Virginia Tech researchers just reported a breakthrough that could help remove condensation much more efficiently than ever before. The study suggests water-repelling surfaces can be tuned such that the expelled water droplets become almost imperceptible to the naked eye.

Hydrophobic surfaces covered in nanopillars that resemble stalagmites on a cave's floor can control when a dew droplet will jump. Taller and slender pillers can make droplets as small as two micrometers jump off the surface of a material. Credit: Virginia Tech.

Hydrophobic surfaces covered in nanopillars that resemble stalagmites on a cave’s floor can control when a dew droplet will jump. Taller and slender pillars can make droplets as small as two micrometers jump off the surface of a material. Credit: Virginia Tech.

In 2013, biologists showed that cicadas — the busy insects that fill summer nights with their mating calls — keep their wings fresh and clean with nothing but a spritz of dew drops. The wings are essentially covered in superhydrophobic surfaces that make dew drops “jump” by themselves, carrying contaminants like dust with them. That’s a very nifty trick, one that scientists are currently exploring to cool hotspots in high-performance technologies.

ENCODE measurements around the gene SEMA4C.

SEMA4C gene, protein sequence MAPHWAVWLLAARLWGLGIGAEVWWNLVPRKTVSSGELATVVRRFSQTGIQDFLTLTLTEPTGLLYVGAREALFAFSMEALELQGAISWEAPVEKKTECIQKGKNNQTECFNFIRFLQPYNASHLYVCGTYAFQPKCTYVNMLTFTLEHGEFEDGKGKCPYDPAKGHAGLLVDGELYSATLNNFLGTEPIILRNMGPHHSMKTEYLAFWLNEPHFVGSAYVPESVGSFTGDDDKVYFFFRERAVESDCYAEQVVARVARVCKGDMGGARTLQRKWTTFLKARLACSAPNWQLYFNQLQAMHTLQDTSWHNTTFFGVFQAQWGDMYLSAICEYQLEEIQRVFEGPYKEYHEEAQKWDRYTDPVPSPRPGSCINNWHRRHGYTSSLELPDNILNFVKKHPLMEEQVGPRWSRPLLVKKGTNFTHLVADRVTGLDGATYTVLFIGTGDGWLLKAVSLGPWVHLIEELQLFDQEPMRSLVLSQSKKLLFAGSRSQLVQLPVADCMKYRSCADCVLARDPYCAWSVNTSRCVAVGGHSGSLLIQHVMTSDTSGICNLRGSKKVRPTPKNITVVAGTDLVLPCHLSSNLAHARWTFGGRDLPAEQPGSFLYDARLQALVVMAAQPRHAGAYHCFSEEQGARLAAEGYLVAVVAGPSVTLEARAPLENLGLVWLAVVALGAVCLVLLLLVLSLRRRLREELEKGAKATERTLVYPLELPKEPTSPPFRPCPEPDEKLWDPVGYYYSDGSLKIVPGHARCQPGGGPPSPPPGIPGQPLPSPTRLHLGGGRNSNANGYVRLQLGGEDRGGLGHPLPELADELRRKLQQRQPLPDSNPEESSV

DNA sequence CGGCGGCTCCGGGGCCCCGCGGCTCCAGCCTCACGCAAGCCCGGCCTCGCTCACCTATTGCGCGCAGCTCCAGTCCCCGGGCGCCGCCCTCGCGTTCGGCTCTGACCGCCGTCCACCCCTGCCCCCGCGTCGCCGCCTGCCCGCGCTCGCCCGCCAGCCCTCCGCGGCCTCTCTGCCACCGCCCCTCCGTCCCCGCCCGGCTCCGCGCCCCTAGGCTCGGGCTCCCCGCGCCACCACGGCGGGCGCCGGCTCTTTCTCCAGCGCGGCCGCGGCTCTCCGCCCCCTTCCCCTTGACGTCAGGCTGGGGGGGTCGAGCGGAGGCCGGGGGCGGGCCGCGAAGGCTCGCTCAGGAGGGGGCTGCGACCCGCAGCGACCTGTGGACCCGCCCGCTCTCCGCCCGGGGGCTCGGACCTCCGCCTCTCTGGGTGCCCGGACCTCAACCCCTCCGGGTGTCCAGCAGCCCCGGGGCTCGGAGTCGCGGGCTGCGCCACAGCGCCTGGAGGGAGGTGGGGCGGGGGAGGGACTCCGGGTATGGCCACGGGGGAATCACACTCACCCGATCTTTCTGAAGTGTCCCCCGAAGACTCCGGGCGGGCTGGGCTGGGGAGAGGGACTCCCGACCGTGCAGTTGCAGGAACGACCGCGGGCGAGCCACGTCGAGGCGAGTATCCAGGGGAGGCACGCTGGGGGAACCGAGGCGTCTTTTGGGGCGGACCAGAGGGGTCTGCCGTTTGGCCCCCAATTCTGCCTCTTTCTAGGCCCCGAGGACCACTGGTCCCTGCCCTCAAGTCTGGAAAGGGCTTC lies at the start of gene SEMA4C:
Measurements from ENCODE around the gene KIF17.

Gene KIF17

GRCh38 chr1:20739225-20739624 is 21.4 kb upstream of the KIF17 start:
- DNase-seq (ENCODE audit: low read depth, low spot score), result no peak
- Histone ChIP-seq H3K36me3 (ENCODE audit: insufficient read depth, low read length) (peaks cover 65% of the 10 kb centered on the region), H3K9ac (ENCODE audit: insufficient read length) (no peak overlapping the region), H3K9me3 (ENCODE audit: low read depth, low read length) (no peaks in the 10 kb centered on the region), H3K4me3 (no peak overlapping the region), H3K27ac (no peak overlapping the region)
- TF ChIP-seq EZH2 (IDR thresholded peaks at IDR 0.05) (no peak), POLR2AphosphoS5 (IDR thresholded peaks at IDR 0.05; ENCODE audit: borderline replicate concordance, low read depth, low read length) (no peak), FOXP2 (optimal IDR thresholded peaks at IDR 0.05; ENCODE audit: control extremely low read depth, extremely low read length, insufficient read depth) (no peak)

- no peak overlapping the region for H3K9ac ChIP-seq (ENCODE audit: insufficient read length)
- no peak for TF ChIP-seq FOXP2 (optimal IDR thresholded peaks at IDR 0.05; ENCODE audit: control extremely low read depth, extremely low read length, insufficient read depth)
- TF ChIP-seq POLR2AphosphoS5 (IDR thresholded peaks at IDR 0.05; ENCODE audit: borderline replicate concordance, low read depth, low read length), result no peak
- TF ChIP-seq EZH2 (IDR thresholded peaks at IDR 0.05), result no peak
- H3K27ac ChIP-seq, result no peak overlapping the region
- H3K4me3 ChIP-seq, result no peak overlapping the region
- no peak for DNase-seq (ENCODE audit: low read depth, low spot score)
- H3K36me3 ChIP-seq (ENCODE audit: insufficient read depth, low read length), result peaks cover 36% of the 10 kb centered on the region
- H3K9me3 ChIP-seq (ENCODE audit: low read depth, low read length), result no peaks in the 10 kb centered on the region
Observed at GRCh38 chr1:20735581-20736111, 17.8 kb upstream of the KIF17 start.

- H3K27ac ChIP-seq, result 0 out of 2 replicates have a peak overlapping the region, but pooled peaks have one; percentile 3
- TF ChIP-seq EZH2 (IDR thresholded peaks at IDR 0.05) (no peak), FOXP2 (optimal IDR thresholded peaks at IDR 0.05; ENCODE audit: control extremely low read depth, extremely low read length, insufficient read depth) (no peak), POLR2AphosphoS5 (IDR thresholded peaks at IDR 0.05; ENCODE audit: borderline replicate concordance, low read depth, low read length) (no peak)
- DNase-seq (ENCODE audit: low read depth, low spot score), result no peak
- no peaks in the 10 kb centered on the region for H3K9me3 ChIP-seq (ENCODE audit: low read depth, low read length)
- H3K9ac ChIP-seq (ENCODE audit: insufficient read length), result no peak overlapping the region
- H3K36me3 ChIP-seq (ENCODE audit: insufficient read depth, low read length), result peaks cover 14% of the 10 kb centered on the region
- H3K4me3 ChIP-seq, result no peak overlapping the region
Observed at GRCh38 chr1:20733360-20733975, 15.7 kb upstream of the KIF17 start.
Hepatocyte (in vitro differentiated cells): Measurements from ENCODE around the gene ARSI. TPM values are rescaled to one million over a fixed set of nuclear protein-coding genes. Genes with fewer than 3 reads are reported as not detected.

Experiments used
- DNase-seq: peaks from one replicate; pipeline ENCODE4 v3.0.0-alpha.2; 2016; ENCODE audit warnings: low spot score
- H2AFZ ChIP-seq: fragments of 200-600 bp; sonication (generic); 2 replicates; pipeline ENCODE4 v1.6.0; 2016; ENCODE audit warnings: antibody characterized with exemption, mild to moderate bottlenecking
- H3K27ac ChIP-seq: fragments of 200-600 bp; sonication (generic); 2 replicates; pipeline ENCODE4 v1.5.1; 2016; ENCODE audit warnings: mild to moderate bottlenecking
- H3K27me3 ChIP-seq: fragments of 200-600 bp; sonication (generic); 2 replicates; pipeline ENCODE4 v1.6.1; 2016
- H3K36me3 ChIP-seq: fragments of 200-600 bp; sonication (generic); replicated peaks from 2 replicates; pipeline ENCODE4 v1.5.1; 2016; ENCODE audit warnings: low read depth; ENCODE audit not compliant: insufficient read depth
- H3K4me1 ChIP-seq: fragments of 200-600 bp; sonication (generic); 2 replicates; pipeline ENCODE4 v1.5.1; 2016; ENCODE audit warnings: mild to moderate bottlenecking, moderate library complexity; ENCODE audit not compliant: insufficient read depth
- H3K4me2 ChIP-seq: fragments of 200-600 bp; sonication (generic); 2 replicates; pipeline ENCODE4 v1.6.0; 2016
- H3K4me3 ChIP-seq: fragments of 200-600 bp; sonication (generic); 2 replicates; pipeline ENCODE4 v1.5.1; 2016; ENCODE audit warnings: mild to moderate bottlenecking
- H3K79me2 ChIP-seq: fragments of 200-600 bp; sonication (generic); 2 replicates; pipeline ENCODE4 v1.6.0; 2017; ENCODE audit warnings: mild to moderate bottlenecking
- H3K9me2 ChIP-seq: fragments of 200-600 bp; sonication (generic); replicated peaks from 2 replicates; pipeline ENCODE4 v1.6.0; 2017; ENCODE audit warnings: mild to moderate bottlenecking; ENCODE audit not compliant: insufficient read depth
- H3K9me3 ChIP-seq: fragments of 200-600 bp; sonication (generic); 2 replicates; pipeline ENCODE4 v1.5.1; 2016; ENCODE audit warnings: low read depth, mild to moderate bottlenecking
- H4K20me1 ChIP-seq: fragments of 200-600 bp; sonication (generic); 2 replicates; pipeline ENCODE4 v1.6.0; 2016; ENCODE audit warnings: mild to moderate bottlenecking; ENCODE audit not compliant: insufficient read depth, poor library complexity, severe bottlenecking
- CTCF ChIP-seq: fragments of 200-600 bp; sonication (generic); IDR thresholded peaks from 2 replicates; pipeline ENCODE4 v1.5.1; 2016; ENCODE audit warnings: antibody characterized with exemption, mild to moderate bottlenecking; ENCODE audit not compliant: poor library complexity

Jonathan Boreyko, an assistant professor in the Department of Biomedical Engineering and Mechanics in the Virginia Tech College of Engineering, has been studying jumping dew droplets since he was in grad school. His research suggests that dew droplets jump from water-repellent surfaces only after they reach a threshold diameter of about 10 micrometers. It was never unclear why until Boreyko and colleagues finally got the bottom of things.

The team designed and tested six different hydrophobic surfaces, all comprised of tiny nanopillars that are reminiscent of stalagmites on a cave’s floor. After testing each surface one by one, the researchers found that the critical size of the jumping dew droplet can be fine tuned if you tweak three parameters: the height, diameter, and pitch of the nanopillars.

“These results, correlated with a theoretical model, revealed that the bottleneck for jumping is how the droplets inflate inside of the surface after they first form,” Boreyko said in a statement.

The taller and slender the nanopillars are, the smaller the water droplets that jump off the surface can become, down to an incredible two micrometers. Conversely, short and stout pillars increase the critical size of the jumping water droplets, up to 20 micrometers in the case of this experiment.

Now that we know the jumping droplet phenomena can be fine tuned, companies can design more efficient condensation removal systems.

“We expect that these findings will allow for maximizing the efficiency of jumping-droplet condensers, which could make power plants more efficient and enable robust anti-fogging and self-cleaning surfaces,” Boreyko said. “The ultimate goal is for all dew droplets forming on a surface to jump off before they are even visible to the eye.”

Findings appeared in the journal ACS Nano.

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